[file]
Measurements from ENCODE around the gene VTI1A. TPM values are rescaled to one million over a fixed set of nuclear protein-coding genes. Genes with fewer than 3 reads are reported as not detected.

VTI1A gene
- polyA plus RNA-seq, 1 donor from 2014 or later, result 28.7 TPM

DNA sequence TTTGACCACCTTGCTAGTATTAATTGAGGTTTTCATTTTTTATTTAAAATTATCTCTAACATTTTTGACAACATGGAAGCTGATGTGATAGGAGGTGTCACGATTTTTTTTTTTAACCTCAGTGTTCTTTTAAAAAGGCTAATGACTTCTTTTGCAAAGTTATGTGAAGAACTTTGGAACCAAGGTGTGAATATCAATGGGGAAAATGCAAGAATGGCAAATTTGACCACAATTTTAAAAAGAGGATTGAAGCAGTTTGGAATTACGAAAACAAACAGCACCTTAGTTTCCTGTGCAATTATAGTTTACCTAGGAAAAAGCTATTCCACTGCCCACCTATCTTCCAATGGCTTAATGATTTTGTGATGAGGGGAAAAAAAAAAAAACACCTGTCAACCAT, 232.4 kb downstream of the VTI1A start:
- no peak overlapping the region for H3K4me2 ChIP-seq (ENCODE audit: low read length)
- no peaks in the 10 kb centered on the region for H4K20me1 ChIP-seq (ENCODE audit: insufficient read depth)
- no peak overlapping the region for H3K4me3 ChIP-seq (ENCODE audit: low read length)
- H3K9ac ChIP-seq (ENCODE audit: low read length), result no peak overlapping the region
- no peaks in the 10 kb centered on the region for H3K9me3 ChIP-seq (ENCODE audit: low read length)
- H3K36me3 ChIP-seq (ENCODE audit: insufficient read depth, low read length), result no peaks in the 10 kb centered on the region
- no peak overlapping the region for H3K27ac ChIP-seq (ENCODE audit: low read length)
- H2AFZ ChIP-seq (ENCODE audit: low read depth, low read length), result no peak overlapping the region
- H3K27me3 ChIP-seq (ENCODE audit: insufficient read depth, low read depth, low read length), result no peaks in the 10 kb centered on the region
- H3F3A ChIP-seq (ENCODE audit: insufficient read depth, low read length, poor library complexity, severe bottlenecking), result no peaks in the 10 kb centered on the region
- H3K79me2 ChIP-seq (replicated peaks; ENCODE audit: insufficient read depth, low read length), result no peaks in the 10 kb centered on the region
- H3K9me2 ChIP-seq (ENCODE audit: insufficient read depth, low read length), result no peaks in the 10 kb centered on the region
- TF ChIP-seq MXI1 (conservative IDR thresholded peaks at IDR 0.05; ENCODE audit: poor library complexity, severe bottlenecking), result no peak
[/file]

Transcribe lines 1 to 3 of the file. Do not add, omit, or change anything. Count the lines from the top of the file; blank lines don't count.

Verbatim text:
Measurements from ENCODE around the gene VTI1A. TPM values are rescaled to one million over a fixed set of nuclear protein-coding genes. Genes with fewer than 3 reads are reported as not detected.

VTI1A gene
- polyA plus RNA-seq, 1 donor from 2014 or later, result 28.7 TPM